Of all the succulents I grow, lovely Graptopetalum paraguayense is among the easiest. Here's how I plant, cultivate, propagate, keep them healthy, and show them to advantage. You'll also learn why, in different locations, they look different; and you'll discover intergeneric hybrids such as Graptoveria and Graptosedum.
Echeverias are closely related and showier, but I suspect graptopetalums are tougher. Those in my garden are true survivors. Damaged or withered stems? No problem. No water? The plants hunker down and look the same for months. Frost? It’s gotten down to 17 F, and the graptopetalums were fine. They're also unfazed by hot sun, high heat, and too little light.
Graptopetalums change color and size depending on growing conditions. Those in partial or dappled shade are blue-gray; in full, hot sun, gray-pink; in bright shade to full sun, pinkish yellow. They're smaller (about 2 inches in diameter) when stressed and larger (4 inches) when pampered.
The plants come not from Paraguay, as the species name implies, but Mexico. The common name "ghost plant" references pale, opalescent leaves. These form overlapping, rounded triangles arranged in a Fibonacci spiral.
Graptopetalums bloom in spring, producing dainty sprays of star-shaped flowers on stems that grow toward greatest sun. They're pretty and attract hummingbirds, but cutting them off helps preserve the vitality of the plant (and as cut flowers, they're long-lasting). Up to you.
Handle with care
Like pachyphytums and large-leaved sedums, graptopetalums have leaves that pop off easily. I wince when I hear that little snap. All parts of the plant are fairly brittle because it wants to break apart and reroot.
No surprise, these are among the easiest succulents to propagate. Leaves that land on the ground below the mother plant sometimes sprout beadlike leaves and threadlike roots from the stem end. These feed off the leaf, draining its nutrients. As the tiny plant grows, the leaf shrivels.
If you have orphan leaves, set them atop soil out of direct sun. Don't bury or water them, or they may rot.
Graptopetalums, as well as sedums, echeverias, crassulas and other stem succulents, may become bearded with roots as they seek soil in which to root. Tuck cuttings into niches in rock walls and let the plants cascade from terraces, pedestal pots and hanging baskets.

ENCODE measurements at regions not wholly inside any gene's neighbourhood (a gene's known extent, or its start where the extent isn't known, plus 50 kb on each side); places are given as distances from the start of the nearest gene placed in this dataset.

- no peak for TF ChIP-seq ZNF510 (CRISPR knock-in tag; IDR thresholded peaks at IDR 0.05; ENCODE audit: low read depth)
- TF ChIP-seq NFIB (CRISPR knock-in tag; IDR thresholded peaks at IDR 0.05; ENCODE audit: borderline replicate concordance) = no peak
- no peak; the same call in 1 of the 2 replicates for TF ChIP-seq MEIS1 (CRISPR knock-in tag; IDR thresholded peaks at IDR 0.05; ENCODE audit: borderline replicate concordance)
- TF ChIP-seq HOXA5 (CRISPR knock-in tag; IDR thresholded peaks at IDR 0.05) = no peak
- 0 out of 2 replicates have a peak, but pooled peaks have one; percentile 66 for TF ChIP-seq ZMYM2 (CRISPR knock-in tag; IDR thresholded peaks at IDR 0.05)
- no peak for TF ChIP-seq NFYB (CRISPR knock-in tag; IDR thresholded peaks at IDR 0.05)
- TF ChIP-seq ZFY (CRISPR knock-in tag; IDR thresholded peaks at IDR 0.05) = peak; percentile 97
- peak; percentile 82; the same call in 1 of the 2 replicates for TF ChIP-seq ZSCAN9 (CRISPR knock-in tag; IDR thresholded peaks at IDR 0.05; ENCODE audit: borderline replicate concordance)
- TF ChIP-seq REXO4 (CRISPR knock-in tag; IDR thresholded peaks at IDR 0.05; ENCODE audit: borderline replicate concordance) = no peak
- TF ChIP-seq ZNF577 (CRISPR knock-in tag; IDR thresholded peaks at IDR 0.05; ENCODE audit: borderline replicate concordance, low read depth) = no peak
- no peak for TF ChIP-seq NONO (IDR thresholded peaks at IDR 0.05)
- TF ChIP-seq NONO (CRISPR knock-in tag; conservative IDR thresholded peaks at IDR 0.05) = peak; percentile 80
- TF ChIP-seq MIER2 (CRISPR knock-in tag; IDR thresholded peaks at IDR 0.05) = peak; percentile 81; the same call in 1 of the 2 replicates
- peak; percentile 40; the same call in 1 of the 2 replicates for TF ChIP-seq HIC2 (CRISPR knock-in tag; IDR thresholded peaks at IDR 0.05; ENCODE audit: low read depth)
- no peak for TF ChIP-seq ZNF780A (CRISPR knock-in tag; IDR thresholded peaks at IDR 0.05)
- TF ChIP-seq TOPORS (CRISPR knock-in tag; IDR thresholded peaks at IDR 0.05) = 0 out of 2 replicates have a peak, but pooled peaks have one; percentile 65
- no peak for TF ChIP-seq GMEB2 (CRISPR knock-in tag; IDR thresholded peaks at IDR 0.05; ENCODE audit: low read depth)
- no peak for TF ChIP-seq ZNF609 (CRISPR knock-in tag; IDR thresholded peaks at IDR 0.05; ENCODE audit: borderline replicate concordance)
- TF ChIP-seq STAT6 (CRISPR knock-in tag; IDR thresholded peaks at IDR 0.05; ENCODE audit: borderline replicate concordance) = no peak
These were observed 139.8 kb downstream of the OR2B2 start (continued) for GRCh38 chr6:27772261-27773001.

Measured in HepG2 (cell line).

Graptopetalums can be used as a ground cover, but like all succulents, they can’t be walked on. As in the photo above, they also may be crested (leaves form tight clusters).
The genus Graptopetalum can be crossed with Sedum and Echeveria; such hybrids are "intergeneric crosses." Named cultivars exhibit the best of both genera and benefit from hybrid vigor (they're tougher). Graptopetalum + Echeveria = Graptoveria, and Graptopetalum + Sedum = Graptosedum.
Take and start cuttings
As days shorten and summer heat abates, tidy your graptopetalums and other leggy succulents. In autumn, an overgrown plant's exposed inner areas and raw cut branches are less vulnerable to sunburn and desiccation. Plus in fall you won't be trimming off flower buds, as you might in spring. Use trimmings to start new plants.
Don't expect much top growth during winter, but rest assured, roots are spreading and preparing to fuel spring growth.
In their new pot, my graptos will cascade, lengthen and branch. When I tire of them or they get untidy, I'll snip off the rosettes and start them over again as cuttings...or pass them along to neighbors and friends.
Looking for a mail-order source of Graptopetalum paraguayense? I recommend Mountain Crest Gardens.
And in the category: "I would if I could"
Above: A Newport Beach, CA, floral designer ornamented his home's Art Nouveau architecture with cast-concrete graptopetalums---his "signature plant."